Relatively common, Hyperpigmentation is areas of the skin that have become darker than the surrounding skin colour. These patches can differ in size from very small to larger areas, are light brown to black in colour and can affect any skin colour.
Affecting both men and women, there are many types of Hyperpigmentation, however, each type is always flat, never raised and tends to get worse with sun exposure.
Types of Hyperpigmentation
Hyperpigmentation is a broad term for darker patches / spots on the skin, however, there are varying types of hyperpigmentation.
Sun Spots / Sun Damage
Also known as ‘Liver Spots’ or ‘Age Spots’, Sun Spots develop on areas of the skin that have been more exposed to the sun, such as the face, shoulders, back and hands. Sun Spots are common in adults over 50 years old, although they can form earlier depending on the amount of sun exposure the skin has had. Affecting both men and women, Sun Spots vary in size and although they are also known as ‘Liver Spots’, they have nothing to do with the liver.
Post-Inflammatory Hyperpigmentation (PIH)
Hyperpigmentation of the skin caused by inflammation typically from acne, atopic dermatitis or psoriasis tends to appear after the inflammation has healed. Affecting the face and body of both men and women, post-Inflammatory hyperpigmentation can affect any skin type, although is more prevalent in darker skin. This type of hyperpigmentation can be pink, red, brown or black in colour.
Often referred to as ‘Chloasma’ or ‘The Mask of Pregnancy’, Melasma tends to appear across the upper lip, nose, cheeks and forehead. This type of hyperpigmentation is more common in women and is often caused by natural hormonal changes or that from medication.
Why does Hyperpigmentation occur?
Hyperpigmentation occurs when excess, or overproduction of melanin (pigment) is produced in certain areas of the skin.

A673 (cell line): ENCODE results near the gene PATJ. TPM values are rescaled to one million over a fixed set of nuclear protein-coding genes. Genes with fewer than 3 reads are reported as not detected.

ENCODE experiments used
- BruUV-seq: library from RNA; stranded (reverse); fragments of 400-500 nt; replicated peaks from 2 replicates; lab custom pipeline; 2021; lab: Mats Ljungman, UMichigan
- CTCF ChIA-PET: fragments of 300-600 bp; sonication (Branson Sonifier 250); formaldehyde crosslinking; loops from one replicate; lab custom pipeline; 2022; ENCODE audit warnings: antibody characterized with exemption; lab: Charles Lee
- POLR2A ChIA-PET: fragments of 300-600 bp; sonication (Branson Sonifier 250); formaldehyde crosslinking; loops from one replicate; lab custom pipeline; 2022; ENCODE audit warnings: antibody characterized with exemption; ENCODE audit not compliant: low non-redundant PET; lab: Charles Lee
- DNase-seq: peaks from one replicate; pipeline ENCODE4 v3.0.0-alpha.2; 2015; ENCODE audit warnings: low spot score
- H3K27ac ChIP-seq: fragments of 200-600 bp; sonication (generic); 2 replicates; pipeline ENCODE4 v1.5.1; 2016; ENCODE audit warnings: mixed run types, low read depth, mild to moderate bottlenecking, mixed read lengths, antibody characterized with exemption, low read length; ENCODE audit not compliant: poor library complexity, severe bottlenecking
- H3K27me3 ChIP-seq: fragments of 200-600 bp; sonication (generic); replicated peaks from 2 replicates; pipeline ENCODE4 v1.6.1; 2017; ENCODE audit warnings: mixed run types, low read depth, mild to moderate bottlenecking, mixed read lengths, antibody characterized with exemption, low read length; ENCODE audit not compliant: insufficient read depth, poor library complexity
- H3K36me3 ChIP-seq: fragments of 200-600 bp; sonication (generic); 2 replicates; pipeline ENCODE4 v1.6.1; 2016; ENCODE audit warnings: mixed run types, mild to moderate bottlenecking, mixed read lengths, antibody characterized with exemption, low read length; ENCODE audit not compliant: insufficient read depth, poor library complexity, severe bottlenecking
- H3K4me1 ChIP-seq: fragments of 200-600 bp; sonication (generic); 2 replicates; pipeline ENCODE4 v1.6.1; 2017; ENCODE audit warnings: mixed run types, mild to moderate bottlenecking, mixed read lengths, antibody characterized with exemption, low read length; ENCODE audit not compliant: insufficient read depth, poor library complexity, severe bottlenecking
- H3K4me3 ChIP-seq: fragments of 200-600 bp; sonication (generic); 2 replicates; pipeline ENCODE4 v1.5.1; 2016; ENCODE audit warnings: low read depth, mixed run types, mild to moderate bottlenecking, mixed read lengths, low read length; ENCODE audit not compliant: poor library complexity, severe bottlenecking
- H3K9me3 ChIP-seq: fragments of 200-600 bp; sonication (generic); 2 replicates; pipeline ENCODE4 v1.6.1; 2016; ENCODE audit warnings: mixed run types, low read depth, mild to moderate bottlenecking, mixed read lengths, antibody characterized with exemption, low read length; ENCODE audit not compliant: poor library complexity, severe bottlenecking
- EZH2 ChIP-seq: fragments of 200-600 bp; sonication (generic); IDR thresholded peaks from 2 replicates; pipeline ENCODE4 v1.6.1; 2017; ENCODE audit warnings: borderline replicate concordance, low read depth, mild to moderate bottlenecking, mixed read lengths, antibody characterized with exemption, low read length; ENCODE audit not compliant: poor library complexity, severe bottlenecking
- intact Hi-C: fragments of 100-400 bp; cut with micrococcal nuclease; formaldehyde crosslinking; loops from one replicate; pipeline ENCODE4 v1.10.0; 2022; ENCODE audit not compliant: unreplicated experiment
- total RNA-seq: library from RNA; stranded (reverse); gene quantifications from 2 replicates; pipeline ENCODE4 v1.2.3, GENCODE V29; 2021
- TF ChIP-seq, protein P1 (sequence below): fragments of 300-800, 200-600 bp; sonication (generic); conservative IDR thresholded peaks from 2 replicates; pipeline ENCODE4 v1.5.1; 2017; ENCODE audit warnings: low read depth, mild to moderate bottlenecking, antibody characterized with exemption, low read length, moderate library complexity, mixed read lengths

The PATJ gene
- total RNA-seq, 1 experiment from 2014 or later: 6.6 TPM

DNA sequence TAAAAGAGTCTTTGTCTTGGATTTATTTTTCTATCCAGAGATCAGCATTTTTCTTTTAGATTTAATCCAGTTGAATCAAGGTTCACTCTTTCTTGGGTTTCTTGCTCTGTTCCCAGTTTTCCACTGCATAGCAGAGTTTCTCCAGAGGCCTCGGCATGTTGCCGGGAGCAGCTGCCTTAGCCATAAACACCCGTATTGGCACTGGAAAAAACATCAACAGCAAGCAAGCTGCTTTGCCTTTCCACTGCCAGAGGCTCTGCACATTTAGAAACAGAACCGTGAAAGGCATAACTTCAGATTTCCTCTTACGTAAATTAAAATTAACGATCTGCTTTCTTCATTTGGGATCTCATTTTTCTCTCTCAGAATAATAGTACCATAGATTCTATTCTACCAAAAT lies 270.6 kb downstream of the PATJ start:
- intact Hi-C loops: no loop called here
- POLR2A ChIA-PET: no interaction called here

What causes Hyperpigmentation?
Just as there and different types of Hyperpigmentation, there are varying causes also.
Excessive exposure to the sun is the number one cause of Hyperpigmentation as sunlight triggers the production of melanin. Melanin being the natural pigment that gives human skin, hair and eyes their colour and is responsible for tanning. When the skin is exposed to sunlight more Melanin is produced as it’s the skin’s natural defence system to protect against the harmful UV rays.
Once there are Hyperpigmentation spots and patches on the skin, exposure to the sun can make these areas and spots darker.
Skin Injury / Inflammation
Injury to and inflammation of the skin such as a burn, acne, eczema or psoriasis can leave the skin with a dark spot or patch of Hyperpigmentation after the wound has healed. This is due to the skin cells producing more melanin when the skin is damaged.
Pregnancy and hormonal drugs like birth control and hormone replacement are the main causes of the type of Hyperpigmentation named Melasma. The exact cause of Melasma is still unknown but it thought to be linked with the female sex hormones oestrogen and progesterone when they work to stimulate the overproduction of melanin when skin is exposed to the sun.
Hyperpigmentation is also a side effect of certain hormone treatments, chemotherapy drugs, antibiotics and various other medications.
Where can Hyperpigmentation appear?
Hyperpigmentation can appear anywhere on the body, however, it usually tends to appear in areas that have been more exposed to the sun. For example, the face, neck, chest and hands. Although as previously mentioned, not all Hyperpigmentation is caused by sun exposure.
Can you treat Hyperpigmentation?
Most types of Hyperpigmentation responds well to treatment.
The type of treatment used is dependent upon the type of Hyperpigmentation, the skin type, the severity of the damage and how much downtime, if any that you are willing to take. This is something that can be discussed with a doctor, dermatologist or an aesthetics clinical nurse where a treatment plan will be created bespoke for you, your skin and requirement.
Below are some of the treatment options available for Hyperpigmentation.
- Chemical Peels (including The Perfect Peel)
- Medical Skin Needling
- Intense Pulsed Light Therapy (IPL)
- LED Light Therapy
Can you prevent Hyperpigmentation?
You can help to prevent Hyperpigmentation by limiting the time you spend in the sun and protect your skin from the harmful UV rays by using a broad-spectrum sun cream with a high SPF. Not only will this help to prevent Hyperpigmentation, it will also help to stop existing dark patches and dark spots of Hyperpigmentation getting darker.